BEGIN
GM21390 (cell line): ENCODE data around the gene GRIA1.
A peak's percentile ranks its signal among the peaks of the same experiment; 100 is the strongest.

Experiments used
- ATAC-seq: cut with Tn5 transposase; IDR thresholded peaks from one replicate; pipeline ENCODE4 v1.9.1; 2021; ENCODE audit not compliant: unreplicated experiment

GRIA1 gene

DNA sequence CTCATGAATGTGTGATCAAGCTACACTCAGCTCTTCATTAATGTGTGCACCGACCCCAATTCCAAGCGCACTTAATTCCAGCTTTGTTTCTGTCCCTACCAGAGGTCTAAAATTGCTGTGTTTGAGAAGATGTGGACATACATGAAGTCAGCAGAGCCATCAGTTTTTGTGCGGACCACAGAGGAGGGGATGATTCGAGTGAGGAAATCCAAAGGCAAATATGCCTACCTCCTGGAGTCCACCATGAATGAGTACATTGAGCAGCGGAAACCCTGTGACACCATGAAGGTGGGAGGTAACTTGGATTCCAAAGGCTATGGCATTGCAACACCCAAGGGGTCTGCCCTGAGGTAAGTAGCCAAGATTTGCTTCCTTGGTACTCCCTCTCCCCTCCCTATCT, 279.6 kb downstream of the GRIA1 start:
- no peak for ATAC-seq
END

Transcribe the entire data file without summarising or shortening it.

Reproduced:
GM21390 (cell line): ENCODE data around the gene GRIA1.
A peak's percentile ranks its signal among the peaks of the same experiment; 100 is the strongest.

Experiments used
- ATAC-seq: cut with Tn5 transposase; IDR thresholded peaks from one replicate; pipeline ENCODE4 v1.9.1; 2021; ENCODE audit not compliant: unreplicated experiment

GRIA1 gene

DNA sequence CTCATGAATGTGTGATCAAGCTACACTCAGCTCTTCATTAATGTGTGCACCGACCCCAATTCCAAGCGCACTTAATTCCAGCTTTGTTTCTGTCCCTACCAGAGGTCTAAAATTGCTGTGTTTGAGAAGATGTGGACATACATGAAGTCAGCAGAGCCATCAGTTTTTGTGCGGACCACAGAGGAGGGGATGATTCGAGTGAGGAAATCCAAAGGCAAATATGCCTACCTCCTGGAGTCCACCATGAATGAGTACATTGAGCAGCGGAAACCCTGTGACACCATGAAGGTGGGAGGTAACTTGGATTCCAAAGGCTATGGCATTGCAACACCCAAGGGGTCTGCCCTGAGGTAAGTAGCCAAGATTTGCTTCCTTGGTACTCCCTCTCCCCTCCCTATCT, 279.6 kb downstream of the GRIA1 start:
- no peak for ATAC-seq